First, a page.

Wednesday, January 29, 2014


Like the willet, the sanderling is a member of the sandpiper family, but much smaller. In the picture below, a group of sanderlings run along the beach and a portion of a much larger willet is in the background to the right. When Wikipedia says they "rush madly around at the edge of the surf" it describes their activity perfectly, except "in unison" should be added to the description. They are like lemmings with ADD. What they are doing is feeding on small crustaceans, isopods and mole crabs, that live in burrows beneath the sand. As the tide comes in, these crustaceans move to the upper layers of the sand to feed on plankton and detritus that washes over them with each wave and then burrow back down again, very quickly, as the wave retreats. As the wave water swirls around it makes the sand softer and allows the sanderling beak to penetrate the sand further. So what the sanderling does is thrust its beak in the sand at random and to find these crustacean morsels. So the sanderling activity is maximizing their chances of eating their favorite food. The sanderling breeds in the High Arctic in the summer then migrates huge distances, 1,900 to 6,200 miles, for the winter. Their non-breeding plummage is pale, mostly white with a dark shoulder patch, and black legs and bill.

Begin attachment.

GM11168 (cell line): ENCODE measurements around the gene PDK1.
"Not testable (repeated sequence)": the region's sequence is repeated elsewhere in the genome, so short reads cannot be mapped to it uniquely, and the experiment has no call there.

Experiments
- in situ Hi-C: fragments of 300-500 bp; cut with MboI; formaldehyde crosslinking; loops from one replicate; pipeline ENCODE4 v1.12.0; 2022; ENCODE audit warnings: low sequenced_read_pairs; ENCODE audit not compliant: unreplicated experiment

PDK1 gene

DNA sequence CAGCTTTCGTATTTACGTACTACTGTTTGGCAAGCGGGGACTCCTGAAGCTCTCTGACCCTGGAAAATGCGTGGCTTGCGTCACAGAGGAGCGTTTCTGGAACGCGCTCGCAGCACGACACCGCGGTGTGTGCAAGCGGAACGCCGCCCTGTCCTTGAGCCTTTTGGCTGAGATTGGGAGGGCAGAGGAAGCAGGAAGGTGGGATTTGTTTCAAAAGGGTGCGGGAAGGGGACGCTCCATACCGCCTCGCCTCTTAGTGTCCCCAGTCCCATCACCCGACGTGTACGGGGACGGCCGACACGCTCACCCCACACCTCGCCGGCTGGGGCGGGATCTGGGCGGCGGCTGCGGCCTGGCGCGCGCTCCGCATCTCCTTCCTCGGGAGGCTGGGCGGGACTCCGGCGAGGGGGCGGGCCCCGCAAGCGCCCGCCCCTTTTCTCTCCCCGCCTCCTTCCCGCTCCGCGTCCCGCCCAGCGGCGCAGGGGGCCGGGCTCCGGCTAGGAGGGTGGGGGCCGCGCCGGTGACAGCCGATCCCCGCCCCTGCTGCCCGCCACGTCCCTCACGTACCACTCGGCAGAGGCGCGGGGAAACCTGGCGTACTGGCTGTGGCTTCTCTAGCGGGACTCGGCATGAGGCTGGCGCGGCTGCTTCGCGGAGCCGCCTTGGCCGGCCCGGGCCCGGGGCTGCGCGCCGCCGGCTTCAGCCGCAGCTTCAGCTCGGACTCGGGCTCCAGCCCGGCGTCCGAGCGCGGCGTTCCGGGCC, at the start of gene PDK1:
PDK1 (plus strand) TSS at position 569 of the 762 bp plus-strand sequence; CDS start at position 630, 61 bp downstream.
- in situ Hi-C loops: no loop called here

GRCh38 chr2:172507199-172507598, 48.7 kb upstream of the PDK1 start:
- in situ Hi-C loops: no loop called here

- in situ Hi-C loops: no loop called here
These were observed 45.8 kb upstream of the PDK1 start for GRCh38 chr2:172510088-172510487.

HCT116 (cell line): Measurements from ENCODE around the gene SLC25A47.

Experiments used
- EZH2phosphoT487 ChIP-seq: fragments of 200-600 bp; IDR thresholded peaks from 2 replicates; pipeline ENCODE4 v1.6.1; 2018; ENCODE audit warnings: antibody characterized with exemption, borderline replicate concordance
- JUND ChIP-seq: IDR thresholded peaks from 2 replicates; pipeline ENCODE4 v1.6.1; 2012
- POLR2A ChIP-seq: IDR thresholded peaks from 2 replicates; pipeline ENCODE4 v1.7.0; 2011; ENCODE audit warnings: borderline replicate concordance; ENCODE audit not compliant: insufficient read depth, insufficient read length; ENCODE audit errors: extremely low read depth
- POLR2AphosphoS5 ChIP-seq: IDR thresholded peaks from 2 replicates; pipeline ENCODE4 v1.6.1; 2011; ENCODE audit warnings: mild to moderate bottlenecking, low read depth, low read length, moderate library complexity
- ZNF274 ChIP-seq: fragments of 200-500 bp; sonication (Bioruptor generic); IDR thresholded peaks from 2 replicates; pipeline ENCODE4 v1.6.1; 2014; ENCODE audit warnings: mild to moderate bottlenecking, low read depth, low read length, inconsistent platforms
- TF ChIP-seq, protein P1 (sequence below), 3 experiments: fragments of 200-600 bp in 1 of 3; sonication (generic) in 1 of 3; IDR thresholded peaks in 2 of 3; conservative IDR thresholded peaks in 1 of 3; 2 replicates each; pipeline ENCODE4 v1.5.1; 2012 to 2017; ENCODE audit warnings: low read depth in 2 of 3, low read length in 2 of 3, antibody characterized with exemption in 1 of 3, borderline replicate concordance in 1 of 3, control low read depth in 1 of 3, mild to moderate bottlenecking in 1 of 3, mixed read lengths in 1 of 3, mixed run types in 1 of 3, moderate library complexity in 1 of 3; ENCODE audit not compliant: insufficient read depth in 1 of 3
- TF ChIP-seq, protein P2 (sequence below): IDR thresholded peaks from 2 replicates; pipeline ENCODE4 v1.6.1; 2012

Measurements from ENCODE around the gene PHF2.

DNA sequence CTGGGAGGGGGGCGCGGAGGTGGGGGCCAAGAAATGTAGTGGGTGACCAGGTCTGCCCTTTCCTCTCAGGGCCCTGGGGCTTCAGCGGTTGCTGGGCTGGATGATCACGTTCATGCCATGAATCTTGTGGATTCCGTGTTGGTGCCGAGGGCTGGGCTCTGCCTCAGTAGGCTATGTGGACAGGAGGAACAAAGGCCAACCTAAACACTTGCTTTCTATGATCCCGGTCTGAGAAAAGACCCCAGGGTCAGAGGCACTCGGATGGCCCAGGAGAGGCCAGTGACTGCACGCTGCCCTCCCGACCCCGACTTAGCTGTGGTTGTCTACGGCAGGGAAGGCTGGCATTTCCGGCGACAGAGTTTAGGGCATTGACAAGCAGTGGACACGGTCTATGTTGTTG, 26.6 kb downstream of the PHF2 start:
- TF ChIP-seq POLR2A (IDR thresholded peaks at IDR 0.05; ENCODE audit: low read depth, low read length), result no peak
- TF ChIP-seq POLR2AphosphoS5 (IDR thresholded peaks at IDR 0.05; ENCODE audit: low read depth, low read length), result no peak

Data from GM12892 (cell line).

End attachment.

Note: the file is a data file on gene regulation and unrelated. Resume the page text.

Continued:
Sanderlings rush about with a much larger willet behind them to the back right.

Two by two, as if into the Ark.

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